I intended for this post to be posted several weeks ago, but things kept cropping up. For example, I had the introductory sentence, which connected the disparate ideas.
‘Tis the season to be jolly, grateful, generous, and thinking about things.
But then, I started thinking about what “thinking about things” means. I love thinking about things, that time when you figure out what a brain flicker means and what you are going to do about it.
That in-be tween time idea reminded me of T.S. Eliot’s quote [from The Rock, 1934]: “Where is the Life we have lost in living? Where is the wisdom we have lost in knowledge? Where is the knowledge we have lost in information?” The DIKW crowd added “data”, for unsorted information and “wisdom” for TSE’s “living.” I would use the more permeable “learning” instead of “knowledge” and the less conclusionary “to act or to do something” instead of “living” or “wisdom.” This means that when I am thinking about things, then, I am learning, which is true and worthwhile, because it is what I mostly do.
I should have moved on, but then I found a “thinking about things” ally in Billy Collins. who wrote [from “The Function of Poetry”] “Pretty soon, it was lunchtime. / I wasn’t at all hungry / but I paused for a moment / to look out the big kitchen window, / and that’s when I realized / that the function of poetry is to remind me / that there is much more to life / than what I am usually doing / when I’m not reading or writing poetry. Clearly, he is advocating looking out the window and thinking about things while living your life [T.S. Eliot], or reading and writing poetry [Billy Collins], or doing a jigsaw puzzle and listening to public radio [me].
Finally, I am getting to my current outrage. The Seattle Times headline says it all. The Vikings Firsters are at it again: “Nordic Museum [new labyrinth] exhibit recalls Viking influence in Ireland .”
The Vikings surely DID NOT “influence” the Irish. Good grief! It’s true that the Vikings invaded Ireland, but it’s also surely true that the educated, early Christian, Irish monks who had quietly and long meditated ‘mongst the mazes was unlikely to be “influenced” by the loud, brutal Viking invaders who marauded, extorted and dallied among the lovelies, especially as the invaders made only stone mazes in order to trap [or trip?] their enemies. If anyone influenced the other, surely it was the Irish monks, who, by or in the 900’s, were tired of the interlopers and who, led by the spirit of St. Brendan the Navigator, taught the Vikings how to do as they had already done and sail the longer distances to the New World.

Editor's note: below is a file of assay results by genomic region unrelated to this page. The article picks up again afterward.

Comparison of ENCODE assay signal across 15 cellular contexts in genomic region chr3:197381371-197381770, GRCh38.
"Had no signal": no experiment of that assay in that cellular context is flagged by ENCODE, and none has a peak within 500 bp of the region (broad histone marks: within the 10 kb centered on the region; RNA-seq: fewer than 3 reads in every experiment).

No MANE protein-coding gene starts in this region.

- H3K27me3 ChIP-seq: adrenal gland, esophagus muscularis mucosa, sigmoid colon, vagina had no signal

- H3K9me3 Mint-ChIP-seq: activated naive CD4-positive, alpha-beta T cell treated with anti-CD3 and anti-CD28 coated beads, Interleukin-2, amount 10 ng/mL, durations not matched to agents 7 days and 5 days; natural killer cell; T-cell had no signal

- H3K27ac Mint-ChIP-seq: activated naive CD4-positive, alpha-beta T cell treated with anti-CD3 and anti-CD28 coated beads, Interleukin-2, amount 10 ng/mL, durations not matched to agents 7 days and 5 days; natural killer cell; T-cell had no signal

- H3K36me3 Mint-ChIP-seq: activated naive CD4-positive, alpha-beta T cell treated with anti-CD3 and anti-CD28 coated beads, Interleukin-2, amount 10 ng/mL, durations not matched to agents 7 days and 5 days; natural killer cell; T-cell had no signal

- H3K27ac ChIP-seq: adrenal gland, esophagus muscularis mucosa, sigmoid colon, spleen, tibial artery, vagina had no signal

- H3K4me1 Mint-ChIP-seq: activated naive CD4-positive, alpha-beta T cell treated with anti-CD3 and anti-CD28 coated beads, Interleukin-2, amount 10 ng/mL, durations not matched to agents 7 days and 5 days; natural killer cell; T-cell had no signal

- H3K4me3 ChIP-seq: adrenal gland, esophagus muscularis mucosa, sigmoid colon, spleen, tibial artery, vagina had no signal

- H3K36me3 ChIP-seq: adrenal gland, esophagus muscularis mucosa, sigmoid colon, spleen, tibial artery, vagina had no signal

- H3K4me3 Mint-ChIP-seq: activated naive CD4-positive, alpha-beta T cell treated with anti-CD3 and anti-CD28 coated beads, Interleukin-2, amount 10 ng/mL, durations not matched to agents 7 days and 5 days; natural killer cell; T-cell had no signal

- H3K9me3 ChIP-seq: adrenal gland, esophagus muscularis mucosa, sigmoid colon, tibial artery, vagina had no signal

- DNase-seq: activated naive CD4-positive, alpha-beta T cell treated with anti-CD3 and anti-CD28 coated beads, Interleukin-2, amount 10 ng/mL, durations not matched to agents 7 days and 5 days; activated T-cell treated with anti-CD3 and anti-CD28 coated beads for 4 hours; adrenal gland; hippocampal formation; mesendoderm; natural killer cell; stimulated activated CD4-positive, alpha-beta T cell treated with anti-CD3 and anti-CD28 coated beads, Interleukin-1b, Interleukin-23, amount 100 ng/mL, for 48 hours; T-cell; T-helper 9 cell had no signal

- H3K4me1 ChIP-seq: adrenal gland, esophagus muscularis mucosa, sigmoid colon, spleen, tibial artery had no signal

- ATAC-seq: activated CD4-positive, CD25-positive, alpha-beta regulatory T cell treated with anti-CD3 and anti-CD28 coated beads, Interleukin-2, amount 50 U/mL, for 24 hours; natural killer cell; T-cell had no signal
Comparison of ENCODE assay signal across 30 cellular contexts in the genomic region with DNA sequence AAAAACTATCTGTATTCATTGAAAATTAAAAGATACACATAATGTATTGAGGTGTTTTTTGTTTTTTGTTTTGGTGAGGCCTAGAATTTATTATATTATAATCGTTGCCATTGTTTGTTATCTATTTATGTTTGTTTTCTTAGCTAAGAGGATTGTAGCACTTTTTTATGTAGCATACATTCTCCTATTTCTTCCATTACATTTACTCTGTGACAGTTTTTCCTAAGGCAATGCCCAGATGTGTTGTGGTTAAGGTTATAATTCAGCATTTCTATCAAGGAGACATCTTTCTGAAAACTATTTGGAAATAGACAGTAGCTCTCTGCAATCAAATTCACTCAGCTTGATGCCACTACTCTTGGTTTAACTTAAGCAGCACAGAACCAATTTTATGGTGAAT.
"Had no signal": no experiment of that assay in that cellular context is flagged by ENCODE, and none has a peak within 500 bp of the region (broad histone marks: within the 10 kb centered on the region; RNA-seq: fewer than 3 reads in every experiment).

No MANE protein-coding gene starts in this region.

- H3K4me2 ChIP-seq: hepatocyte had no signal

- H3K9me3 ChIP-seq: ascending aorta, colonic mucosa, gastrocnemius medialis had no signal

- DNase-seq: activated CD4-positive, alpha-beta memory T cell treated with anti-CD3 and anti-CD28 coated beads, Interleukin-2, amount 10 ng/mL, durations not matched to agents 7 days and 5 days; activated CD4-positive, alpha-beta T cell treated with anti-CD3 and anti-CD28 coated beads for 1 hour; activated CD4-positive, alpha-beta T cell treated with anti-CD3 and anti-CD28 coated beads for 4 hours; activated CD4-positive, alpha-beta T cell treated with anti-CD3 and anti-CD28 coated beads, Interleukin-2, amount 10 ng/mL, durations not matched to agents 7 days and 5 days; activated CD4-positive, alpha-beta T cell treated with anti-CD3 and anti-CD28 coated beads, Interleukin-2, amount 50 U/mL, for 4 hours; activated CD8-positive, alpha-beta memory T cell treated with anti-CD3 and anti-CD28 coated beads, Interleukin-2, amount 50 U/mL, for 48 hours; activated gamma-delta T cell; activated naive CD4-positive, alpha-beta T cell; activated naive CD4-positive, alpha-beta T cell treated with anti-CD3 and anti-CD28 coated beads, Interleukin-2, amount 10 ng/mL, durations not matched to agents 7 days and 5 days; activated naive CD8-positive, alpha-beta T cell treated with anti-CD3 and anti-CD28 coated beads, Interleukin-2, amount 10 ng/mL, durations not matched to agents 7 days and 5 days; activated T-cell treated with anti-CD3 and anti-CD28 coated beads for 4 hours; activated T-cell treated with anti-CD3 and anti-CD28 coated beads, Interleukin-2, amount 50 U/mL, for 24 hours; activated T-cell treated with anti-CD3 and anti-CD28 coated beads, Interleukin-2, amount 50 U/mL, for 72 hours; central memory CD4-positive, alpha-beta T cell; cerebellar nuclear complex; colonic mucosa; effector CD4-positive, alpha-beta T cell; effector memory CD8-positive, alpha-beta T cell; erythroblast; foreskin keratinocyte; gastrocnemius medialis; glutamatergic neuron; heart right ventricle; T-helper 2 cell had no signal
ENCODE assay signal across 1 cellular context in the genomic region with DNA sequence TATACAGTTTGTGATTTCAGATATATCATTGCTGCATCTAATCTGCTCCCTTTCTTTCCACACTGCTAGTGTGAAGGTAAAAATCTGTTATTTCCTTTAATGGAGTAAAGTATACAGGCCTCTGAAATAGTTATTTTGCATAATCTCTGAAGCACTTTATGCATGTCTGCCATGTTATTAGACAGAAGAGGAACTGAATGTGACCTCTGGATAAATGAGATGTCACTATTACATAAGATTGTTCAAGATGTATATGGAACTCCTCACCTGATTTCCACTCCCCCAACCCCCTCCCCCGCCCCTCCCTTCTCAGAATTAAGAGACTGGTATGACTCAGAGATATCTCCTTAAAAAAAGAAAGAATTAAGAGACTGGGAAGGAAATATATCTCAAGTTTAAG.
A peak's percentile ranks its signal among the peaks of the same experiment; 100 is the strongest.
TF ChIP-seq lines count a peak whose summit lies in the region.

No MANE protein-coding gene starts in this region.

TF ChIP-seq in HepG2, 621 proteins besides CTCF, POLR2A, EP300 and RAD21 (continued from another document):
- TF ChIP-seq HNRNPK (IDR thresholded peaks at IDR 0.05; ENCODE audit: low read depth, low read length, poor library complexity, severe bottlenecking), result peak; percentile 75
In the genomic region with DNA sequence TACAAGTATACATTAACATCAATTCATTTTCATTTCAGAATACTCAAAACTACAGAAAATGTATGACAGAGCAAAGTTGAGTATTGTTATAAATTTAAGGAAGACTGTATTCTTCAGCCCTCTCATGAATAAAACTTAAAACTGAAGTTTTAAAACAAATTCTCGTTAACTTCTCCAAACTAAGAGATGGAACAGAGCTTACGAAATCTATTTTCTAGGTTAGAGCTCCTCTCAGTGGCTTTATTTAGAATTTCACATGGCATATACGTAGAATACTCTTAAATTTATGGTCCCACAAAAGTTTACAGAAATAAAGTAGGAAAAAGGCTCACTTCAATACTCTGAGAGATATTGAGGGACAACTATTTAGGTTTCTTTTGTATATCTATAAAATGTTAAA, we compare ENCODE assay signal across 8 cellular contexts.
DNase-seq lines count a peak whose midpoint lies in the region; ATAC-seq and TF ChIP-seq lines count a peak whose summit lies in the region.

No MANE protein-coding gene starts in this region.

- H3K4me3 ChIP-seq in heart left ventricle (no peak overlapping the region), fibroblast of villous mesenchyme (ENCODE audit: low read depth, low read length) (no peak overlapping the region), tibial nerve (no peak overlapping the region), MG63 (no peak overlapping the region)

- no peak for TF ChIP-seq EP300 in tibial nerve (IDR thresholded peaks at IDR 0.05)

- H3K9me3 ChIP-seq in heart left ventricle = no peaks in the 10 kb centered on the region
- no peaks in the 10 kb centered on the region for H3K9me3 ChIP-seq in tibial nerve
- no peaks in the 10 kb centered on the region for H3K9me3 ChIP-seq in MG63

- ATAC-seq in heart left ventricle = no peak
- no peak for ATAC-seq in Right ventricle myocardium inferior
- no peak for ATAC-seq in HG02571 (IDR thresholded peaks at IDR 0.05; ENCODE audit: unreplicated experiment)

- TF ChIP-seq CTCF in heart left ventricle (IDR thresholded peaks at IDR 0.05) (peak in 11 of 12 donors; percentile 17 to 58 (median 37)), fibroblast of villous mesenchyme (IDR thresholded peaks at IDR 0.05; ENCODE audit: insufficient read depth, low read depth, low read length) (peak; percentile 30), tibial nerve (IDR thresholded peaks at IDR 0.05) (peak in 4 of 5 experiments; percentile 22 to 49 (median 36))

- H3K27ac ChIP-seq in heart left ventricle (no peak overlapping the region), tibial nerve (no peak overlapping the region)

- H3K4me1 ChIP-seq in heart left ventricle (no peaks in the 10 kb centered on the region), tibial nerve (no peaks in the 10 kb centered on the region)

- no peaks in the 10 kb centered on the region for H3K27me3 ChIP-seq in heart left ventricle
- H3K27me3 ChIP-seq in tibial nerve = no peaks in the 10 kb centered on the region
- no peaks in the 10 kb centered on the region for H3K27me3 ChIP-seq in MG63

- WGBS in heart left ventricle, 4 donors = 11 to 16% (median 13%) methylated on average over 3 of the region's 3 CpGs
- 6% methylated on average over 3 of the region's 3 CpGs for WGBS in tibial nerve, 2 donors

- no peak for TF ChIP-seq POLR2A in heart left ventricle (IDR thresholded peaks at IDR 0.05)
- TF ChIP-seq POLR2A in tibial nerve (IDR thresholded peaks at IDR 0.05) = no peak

“Did you read that in a book or did you make it up?” my brother-in-law asked, skeptically. “A little of each,” I replied, piously. “It’s the Irish way.” “Humph,” humphs my b-i-l.
Labyrinth justice will prevail, though. I am going for subtle. Think “hubris shaming” and check out Charlie in the tee shirt, above. Now I am trying to find a Banksy-wannabe to spray paint a giant shamrock enclosing the labyrinth that I am tearing up with my speeding wheels in the picture below.
Maybe some performance art titled “Entente” with my favorite Nordic artist colleagues would be good. Think yoga-posing, balletic-flitting, and meditative- wheelies collaborating. Take THAT, you Vikings Firsters!
RESPONSES TO COMMENTS, which I love to get, but to which I am the worst answerer ever.
Several of you, which is legions among my readership, asked for a picture of The Colleen. Thanks to my brother-in-law, Ralph for taking this picture when last he was walking by. And Scott says he is waiting for the leaves to fall so that he can get a picture of The Colleen’s long, white-shingle over concrete blocks, windowless side. With these two efforts, I will surely remain, a Bev noted, the designated-namee of a mystery building. I think the whole thing is great.
Whiteledge, born Roseledge, with The Colleen looming, keeps it’s peace on Sea Street
Others of you among my quadrupling readership asked, “How and where are you?”
I am still spry of mind, and sometimes opinionated. The body? Not so much. But with Charlie and my wheelchair, I do do some and could do more.
For example I could tow his golf bag and drinks cart. He is not persuaded. I am not deterred. I can and do make the computer go weird, He says, “The machine doesn’t like you,” then figures it out and grows in his marvelousness. I take full credit. A mother’s work is never done. I say “I have a plan [or a thought],” or “I can help you,” or “We should….” Charlie sighs and says those are his least favorite words. I smile winningly, then have another really good idea.
He halts the brewing coffee to bring me a perfect cup. I sip with pleasure and admit I’m spoiled. He says I am a difficult person. Charlie is my godsend. And long lifers are always an adventure at Ballard Landmark in Seattle.
And finally, in closing: if you’ve not met Noodle and have no idea if today — or any day — is a “Bones” or “No Bones” day, click here, and have a day brightener.